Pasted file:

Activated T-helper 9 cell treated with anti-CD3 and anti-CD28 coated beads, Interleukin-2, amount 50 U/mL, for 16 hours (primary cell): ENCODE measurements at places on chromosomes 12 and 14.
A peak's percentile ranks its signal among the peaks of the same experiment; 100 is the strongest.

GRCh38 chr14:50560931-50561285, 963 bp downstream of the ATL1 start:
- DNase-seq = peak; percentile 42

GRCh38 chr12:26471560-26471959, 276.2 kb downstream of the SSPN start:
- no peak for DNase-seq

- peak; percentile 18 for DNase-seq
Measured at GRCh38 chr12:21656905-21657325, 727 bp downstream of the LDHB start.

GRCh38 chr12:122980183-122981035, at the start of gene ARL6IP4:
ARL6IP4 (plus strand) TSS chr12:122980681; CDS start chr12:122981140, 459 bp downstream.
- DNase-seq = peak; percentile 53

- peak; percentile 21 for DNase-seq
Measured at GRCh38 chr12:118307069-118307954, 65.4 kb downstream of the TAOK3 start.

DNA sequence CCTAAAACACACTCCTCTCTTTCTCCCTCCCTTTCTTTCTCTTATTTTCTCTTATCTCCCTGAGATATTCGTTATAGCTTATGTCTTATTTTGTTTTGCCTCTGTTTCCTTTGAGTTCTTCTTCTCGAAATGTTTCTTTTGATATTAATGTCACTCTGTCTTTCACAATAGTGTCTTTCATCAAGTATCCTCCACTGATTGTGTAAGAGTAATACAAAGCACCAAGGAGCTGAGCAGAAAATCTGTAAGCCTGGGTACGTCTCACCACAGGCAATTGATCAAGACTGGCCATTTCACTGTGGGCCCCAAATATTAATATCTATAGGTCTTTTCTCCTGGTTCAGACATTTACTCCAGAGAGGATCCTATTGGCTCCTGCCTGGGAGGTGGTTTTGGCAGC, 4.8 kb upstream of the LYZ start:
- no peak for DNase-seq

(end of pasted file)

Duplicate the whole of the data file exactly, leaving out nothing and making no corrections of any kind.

Activated T-helper 9 cell treated with anti-CD3 and anti-CD28 coated beads, Interleukin-2, amount 50 U/mL, for 16 hours (primary cell): ENCODE measurements at places on chromosomes 12 and 14.
A peak's percentile ranks its signal among the peaks of the same experiment; 100 is the strongest.

GRCh38 chr14:50560931-50561285, 963 bp downstream of the ATL1 start:
- DNase-seq = peak; percentile 42

GRCh38 chr12:26471560-26471959, 276.2 kb downstream of the SSPN start:
- no peak for DNase-seq

- peak; percentile 18 for DNase-seq
Measured at GRCh38 chr12:21656905-21657325, 727 bp downstream of the LDHB start.

GRCh38 chr12:122980183-122981035, at the start of gene ARL6IP4:
ARL6IP4 (plus strand) TSS chr12:122980681; CDS start chr12:122981140, 459 bp downstream.
- DNase-seq = peak; percentile 53

- peak; percentile 21 for DNase-seq
Measured at GRCh38 chr12:118307069-118307954, 65.4 kb downstream of the TAOK3 start.

DNA sequence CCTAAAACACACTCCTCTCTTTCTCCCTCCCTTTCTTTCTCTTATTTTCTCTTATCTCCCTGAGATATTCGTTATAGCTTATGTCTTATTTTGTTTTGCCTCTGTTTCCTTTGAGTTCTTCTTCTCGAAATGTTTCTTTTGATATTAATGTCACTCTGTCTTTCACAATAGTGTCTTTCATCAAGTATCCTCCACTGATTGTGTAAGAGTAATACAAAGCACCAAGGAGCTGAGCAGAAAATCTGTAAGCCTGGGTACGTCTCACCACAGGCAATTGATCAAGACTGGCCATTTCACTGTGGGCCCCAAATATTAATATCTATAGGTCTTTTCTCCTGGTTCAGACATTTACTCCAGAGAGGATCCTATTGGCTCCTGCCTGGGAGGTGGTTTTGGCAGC, 4.8 kb upstream of the LYZ start:
- no peak for DNase-seq